How a “Pad Thai Free Zone” Became One of Manhattan’s Most Popular Thai Restaurants

A mission to educate non-Thai New Yorkers about options beyond pineapple fried rice encouraged the Fish Cheeks team stick with their instincts.

There’s no pad Thai here. Photo courtesy of Fish Cheeks.

Walk into pretty much any Thai restaurant in Manhattan and you can order without opening a menu: pad Thai, spring rolls, maybe some dumplings and chicken with basil sauce. Sticky sweet noodles have become the icon of New York’s seemingly saturated Thai restaurant scene, but, for Thai transplants, Manhattan’s options are grim.

Fish Cheeks, which opened on a cozy, restaurant-saturated stretch of Bond Street (Mile End, Il Buco) in September 2016, boasts nearly a full reservation list every night, plus a star from Pete Wells, in its first year of serving dishes like mussels with sweet basil, Goong Aob Woon Senn (baked shrimp and pork belly, with glass noodles) and crispy branzino in garlicky fish sauce.

“There’s no reason for Thai restaurant owners to dumb down the taste of the cuisine,” said Jennifer Saesue, who co-founded Fish Cheeks with brothers and co-chefs Chat and Ohm Suansilphong. The three Thailand-raised partners, frustrated with the lack of authentic Thai restaurants in the city, noted a specific absence in seafood-focused Thai restaurants in New York, and, thus, a restaurant distinct from any other in the five boroughs opened in NoHo.

“We didn’t want the dark brown walls, Buddha in the center, gold leaf Thai theme,” Saesue said of Fish Cheeks’ décor. Instead, the team opted for a contemporary dining room, reminiscent of what you may actually see in today’s Bangkok. The restaurant welcomes its steady flow of table-filling diners into a white-paneled dining room, accented with bright chairs in primary colors, basket-style light fixtures and life-size fish lamps dangling over the bar, which is decorated in a colorful tile pattern reminiscent of Thai temples (though guests have assumed the pattern to be fish scales). “It’s still Thai in certain ways, but you can’t actually tell right away,” Saesue said.

Fish Cheeks has proudly established itself as a No Pad Thai Zone, reminding diners via a specials board hanging in the dining room of the restaurant’s anti-noodle catchphrase.

“Thai people don’t eat pad Thai every single day,” Saesue laughed. “It’s not that we don’t like it; there’s just a lot more Thai food we can offer.” Keeping familiar Americanized dishes off the menu pushes diners to order fishes rare to New York menus and spices often left out of your nightly Seamless delivery of penang curry.

“In the beginning, we expected a lot of misunderstanding and a lot of ‘oh my God, what is this?’ but people are really open-minded about the menu,” Saesue said. A mission to educate non-Thai New Yorkers about options beyond pineapple fried rice encouraged the Fish Cheeks team stick with their instincts, originally listing 100 of their favorite Thai dishes, then curating the menu down to a more cohesive selection.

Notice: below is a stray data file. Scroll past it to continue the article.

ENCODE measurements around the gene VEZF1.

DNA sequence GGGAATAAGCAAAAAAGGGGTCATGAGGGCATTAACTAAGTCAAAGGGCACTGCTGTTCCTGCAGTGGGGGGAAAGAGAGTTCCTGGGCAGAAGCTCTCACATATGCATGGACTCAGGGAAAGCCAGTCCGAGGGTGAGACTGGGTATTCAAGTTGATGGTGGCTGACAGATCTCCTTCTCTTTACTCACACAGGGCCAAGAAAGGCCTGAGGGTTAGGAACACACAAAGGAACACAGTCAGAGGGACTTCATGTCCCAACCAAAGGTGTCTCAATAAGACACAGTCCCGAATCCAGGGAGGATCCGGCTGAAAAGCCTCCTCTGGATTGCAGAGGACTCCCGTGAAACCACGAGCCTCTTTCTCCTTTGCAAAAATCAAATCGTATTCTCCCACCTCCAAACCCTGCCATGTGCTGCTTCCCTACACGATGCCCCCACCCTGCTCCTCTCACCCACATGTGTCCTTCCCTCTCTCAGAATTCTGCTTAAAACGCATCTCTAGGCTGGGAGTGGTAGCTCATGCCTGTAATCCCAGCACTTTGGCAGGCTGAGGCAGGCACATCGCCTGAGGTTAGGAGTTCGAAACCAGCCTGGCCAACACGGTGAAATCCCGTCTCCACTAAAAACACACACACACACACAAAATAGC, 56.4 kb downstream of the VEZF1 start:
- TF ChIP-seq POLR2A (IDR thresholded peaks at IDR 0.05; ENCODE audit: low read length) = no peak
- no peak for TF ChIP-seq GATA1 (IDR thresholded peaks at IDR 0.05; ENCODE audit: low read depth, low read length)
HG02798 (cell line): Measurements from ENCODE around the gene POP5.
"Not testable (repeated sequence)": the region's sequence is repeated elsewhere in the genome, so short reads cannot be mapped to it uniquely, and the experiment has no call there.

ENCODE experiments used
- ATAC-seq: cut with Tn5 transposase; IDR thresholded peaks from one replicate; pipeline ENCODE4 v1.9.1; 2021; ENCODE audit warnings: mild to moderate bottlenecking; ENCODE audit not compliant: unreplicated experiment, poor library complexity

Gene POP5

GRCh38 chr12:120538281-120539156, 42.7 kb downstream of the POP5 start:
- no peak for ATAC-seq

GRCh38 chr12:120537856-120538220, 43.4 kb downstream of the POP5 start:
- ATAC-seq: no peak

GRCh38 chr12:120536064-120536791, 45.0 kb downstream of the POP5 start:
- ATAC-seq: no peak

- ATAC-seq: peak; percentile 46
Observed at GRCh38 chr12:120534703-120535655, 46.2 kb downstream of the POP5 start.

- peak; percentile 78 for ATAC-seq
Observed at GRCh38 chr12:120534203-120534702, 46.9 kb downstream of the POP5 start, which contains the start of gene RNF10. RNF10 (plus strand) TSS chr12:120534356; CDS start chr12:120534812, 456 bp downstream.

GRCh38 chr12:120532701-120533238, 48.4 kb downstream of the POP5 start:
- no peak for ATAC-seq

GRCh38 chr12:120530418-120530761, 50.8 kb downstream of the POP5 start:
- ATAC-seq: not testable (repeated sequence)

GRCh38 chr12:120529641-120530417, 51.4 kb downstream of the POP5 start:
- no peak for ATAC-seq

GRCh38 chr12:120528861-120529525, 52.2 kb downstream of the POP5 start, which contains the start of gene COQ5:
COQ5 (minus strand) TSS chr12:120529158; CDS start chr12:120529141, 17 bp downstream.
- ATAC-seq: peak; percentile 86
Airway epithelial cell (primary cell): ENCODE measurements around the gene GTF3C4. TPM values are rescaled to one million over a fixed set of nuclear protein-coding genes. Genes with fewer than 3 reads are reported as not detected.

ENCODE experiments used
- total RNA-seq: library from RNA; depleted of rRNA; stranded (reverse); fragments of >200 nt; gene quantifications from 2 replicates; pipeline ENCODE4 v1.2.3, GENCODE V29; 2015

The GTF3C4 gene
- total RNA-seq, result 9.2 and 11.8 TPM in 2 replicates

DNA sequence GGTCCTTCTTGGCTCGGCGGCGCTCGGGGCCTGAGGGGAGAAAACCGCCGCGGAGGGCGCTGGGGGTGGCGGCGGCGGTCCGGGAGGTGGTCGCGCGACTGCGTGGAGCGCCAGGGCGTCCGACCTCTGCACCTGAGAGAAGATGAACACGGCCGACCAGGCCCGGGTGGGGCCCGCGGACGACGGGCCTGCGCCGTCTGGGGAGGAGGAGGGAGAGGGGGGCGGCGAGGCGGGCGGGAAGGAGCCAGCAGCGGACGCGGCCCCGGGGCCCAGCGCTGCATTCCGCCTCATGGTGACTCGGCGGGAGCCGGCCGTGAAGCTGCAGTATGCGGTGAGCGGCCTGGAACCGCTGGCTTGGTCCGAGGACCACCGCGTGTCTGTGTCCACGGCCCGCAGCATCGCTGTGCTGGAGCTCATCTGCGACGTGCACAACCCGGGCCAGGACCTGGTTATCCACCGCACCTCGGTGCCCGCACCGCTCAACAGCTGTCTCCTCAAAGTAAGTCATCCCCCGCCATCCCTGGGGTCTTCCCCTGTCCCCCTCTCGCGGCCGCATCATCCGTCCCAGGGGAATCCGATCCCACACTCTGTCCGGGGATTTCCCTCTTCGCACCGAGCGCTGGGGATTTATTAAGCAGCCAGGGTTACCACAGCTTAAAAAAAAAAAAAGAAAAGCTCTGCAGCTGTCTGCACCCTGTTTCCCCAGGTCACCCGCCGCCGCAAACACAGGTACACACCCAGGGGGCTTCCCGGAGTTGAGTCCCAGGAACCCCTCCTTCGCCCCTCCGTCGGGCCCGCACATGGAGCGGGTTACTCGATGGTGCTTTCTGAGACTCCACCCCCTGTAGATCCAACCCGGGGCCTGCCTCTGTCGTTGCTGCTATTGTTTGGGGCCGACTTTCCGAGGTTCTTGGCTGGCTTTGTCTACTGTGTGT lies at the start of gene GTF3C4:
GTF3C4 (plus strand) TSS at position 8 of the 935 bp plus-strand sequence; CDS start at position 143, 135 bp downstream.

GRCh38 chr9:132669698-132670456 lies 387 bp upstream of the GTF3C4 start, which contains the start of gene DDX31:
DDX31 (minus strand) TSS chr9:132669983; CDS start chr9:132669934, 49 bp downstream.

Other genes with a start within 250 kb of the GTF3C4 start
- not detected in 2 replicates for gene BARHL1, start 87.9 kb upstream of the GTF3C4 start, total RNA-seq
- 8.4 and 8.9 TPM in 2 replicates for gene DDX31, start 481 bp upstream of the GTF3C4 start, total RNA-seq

Chat Suansilphong, who learned to cook at the age of five from his father and further refined his technique at the Culinary Institute of America in Hyde Park as well as at Bangkok’s Nahm, also worried about the menu he was offering. “When we first opened, I was a little worried because it was authentic and I didn’t compromise anything,” Suansilphong said. “We were not toning it down.”

People took the bait, returning for favorites like crab curry made with fresh coconut milk and mortar-and-pestle-pulverized curry paste. A seasonally changing menu with frequently changing specials lures in neighborhood regulars and Thai regulars who “miss the flavors” of Thailand.

The biggest challenge during Fish Cheeks’ yearlong success? The pricing, and a pervasive misconception that immigrant food should be cheap. Fish Cheeks’ dishes range from $12 for small seafood plates to $32 for a shareable whole fish. Next door, Mile End sells mini hot dogs wrapped in dough for $11, and Il Buco’s whole fish runs at $34.

“It’s hard to find good ingredients and keep the cost down,” Suansilphong said of the pressure to conform to pad Thai’s frequent $9.99 takeout price point. Often, he finds himself underselling food, but notes that once people try his, they understand that they’re not tasting cheap ingredients but rather appreciating the flavor of fish from Fulton Fish Market and produce from Baldor delivered fresh each morning. Specialty products hand-sourced from Queens and Thailand are also used in the kitchen, which maintains a strict no-cans policy.

Beyond introducing more Thai dishes to the New York scene, like the increasingly popular spicy sour orange curry that shocks first-timers with its complex flavor, Fish Cheeks is demonstrating the value of immigrant food. The restaurant forces its non-Thai diners to reconsider this cuisine, what it can be and how good it can really taste. And New Yorkers are buying it. “People love it,” Suansilphong said. “They keep coming back!”

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